EnglishEdit

 
English Wikipedia has an article on:
Wikipedia

PronunciationEdit

  • IPA(key): /dɒŋ/
  • (file)
  • Rhymes: -ɒŋ

Etymology 1Edit

Borrowed from Vietnamese đồng, from Middle Chinese (duwng, copper) (compare Mandarin (tóng)), from Old Chinese (*lˁoŋ).

NounEdit

dong (plural dongs or dong)

  1. The currency of Vietnam, 100 xus. Symbol:
TranslationsEdit

Etymology 2Edit

Origin unknown. Perhaps from The Dong with a Luminous Nose, an 1894 poem by Edward Lear about a mythical creature. Attested since the 1930s.

NounEdit

dong (plural dongs)

  1. (slang) A penis.
    • 1969, Philip Roth, Portnoy’s Complaint, page 18:
      Nevertheless, I was wholly incapable of keeping my paws from my dong once it started the climb up my belly.
    • 1983, "Penis Song" (from Monty Python's The Meaning of Life)
      Isn't it awfully nice to have a penis?
      Isn't it frightfully good to have a dong?
  2. (slang, by extension) A dildo, specifically a synthetic anatomical replica of the penis.
SynonymsEdit
Related termsEdit

Etymology 3Edit

Onomatopoeic

NounEdit

dong (plural dongs)

  1. Onomatopoeia for the ringing sound made by a bell with a low pitch.
TranslationsEdit

VerbEdit

dong (third-person singular simple present dongs, present participle donging, simple past and past participle donged)

  1. Of a bell: to make a low-pitched ringing sound.

Etymology 4Edit

Korean (dong, neighborhood)

NounEdit

dong (plural dongs)

  1. A submunicipal administrative unit of a city in North or South Korea.

AnagramsEdit


Ambonese MalayEdit

EtymologyEdit

Syncope of dorang.

PronounEdit

dong

  1. they

DutchEdit

PronunciationEdit

Etymology 1Edit

From Middle Dutch *dong, from Old Dutch *dunga, from Proto-Germanic *dungō. Cognate to English dung.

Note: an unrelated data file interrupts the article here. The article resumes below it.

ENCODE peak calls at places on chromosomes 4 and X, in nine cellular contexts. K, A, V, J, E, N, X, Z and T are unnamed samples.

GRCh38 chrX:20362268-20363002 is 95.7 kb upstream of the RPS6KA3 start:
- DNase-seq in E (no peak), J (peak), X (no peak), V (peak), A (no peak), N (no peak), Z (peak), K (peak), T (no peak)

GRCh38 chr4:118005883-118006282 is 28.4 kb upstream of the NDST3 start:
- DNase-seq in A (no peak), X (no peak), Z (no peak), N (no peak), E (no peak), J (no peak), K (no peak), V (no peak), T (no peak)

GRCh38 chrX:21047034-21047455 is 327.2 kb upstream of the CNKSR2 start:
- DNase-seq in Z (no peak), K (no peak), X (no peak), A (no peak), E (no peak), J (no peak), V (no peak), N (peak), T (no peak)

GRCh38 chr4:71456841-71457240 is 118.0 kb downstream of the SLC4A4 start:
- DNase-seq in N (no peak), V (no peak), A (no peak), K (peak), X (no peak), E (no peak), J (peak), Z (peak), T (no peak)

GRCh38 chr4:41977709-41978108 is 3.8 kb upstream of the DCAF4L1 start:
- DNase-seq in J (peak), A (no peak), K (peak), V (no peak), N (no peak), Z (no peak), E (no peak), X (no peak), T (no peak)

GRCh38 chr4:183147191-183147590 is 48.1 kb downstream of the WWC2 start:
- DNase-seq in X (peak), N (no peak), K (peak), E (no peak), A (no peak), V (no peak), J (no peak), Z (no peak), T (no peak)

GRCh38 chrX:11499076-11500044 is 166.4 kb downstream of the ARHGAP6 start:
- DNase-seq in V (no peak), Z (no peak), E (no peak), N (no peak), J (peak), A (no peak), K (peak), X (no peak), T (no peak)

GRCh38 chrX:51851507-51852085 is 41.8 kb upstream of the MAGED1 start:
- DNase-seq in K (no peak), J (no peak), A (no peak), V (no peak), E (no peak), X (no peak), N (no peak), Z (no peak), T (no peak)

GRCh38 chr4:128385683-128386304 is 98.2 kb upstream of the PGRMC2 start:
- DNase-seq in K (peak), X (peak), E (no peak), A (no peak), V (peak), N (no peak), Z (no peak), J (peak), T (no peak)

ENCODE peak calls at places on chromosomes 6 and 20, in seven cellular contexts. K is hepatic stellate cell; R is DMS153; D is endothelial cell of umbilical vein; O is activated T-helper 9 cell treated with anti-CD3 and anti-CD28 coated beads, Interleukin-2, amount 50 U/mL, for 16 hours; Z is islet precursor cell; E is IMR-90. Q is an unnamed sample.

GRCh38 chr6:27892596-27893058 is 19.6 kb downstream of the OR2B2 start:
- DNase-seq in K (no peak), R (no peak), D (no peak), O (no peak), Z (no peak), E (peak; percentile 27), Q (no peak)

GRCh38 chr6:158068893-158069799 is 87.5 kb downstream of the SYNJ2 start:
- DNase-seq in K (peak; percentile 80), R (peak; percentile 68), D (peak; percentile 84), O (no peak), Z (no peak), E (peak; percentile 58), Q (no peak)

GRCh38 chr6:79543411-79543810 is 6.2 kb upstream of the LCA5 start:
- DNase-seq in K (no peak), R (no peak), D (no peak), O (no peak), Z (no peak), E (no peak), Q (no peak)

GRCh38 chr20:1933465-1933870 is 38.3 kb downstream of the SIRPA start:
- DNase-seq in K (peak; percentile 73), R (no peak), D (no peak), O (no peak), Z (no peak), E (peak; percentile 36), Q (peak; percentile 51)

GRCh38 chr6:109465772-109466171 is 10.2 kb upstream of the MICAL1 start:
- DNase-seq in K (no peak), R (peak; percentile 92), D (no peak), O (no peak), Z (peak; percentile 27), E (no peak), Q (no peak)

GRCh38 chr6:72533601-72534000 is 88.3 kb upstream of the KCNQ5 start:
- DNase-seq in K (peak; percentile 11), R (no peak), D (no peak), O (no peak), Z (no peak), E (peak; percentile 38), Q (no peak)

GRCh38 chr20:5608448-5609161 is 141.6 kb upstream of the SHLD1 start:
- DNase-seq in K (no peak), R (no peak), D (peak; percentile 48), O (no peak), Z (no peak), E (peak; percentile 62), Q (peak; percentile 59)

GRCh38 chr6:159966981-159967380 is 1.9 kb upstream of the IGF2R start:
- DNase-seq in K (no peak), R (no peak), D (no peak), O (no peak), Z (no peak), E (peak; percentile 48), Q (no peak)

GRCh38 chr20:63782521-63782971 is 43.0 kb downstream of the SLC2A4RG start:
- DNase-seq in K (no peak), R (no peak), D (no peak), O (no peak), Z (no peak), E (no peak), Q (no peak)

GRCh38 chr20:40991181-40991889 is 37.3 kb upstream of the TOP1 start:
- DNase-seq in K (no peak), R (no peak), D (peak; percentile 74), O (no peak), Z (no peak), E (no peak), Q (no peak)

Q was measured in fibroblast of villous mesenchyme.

NounEdit

dong m (uncountable)

  1. (dated, dialectal, Northern) dung, manure
    Synonym: mest

Etymology 2Edit

Borrowed from Vietnamese đồng.

NounEdit

dong m (plural dongs)

  1. dong, the currency of Vietnam

Etymology 3Edit

See the etymology of the main entry.

VerbEdit

dong

  1. singular past indicative of dingen

HungarianEdit

EtymologyEdit

From an onomatopoeia + -g (frequentative verb-forming suffix).[1]

PronunciationEdit

VerbEdit

dong

  1. (intransitive, of an insect) to buzz, bumble, drone
  2. (intransitive, of a large hollow object) to boom, rumble, thunder (to make a dull, low-pitched, reverberating sound when hit)

ConjugationEdit

or

Derived termsEdit

(With verbal prefixes):

See alsoEdit

  • đồng (currency of Vietnam)

ReferencesEdit

  1. ^ Zaicz, Gábor. Etimológiai szótár: Magyar szavak és toldalékok eredete (’Dictionary of Etymology: The origin of Hungarian words and affixes’). Budapest: Tinta Könyvkiadó, 2006, →ISBN

Further readingEdit

  • dong in Bárczi, Géza and László Országh: A magyar nyelv értelmező szótára (’The Explanatory Dictionary of the Hungarian Language’). Budapest: Akadémiai Kiadó, 1959–1962.
  • dong in Ittzés, Nóra (ed.). A magyar nyelv nagyszótára (’A Comprehensive Dictionary of the Hungarian Language’). Budapest: Akadémiai Kiadó, 2006–2031 (work in progress)

MandarinEdit

RomanizationEdit

dong

  1. Nonstandard spelling of dōng.
  2. Nonstandard spelling of dǒng.
  3. Nonstandard spelling of dòng.

Usage notesEdit

  • English transcriptions of Mandarin speech often fail to distinguish between the critical tonal differences employed in the Mandarin language, using words such as this one without the appropriate indication of tone.

Middle EnglishEdit

NounEdit

dong

  1. Alternative form of donge

Norwegian BokmålEdit

NounEdit

dong m (definite singular dongen, indefinite plural donger, definite plural dongene)

  1. (slang) condom

PortugueseEdit

NounEdit

dong m (plural dongs)

  1. dong (currency of Vietnam)

VietnameseEdit

PronunciationEdit

VerbEdit

dong

  1. drive, escort

NounEdit

(classifier cây) dong

  1. Phrynium placentarium

WestrobothnianEdit

PronunciationEdit

EtymologyEdit

From dyngj.

NounEdit

dong m (definite dongen)

  1. droppings, especially in a pen, especially sheep droppings mixed with straw residue, bedding and hay motes, which the sheep lie on in the sheep barn

ZouEdit

Etymology 1Edit

PronunciationEdit

VerbEdit

dong

  1. (transitive) to solicit

Etymology 2Edit

PronunciationEdit

VerbEdit

dong

  1. (transitive) to intercept

Etymology 3Edit

PronunciationEdit

VerbEdit

dóng

  1. (transitive) to hinder

Etymology 4Edit

PronunciationEdit

VerbEdit

dòng

  1. (intransitive) to ask

ReferencesEdit

  • Yashawanta Singh; Lukram Himmat (2013) Zou Phonology[1], Canchipur: Manipur University, page 16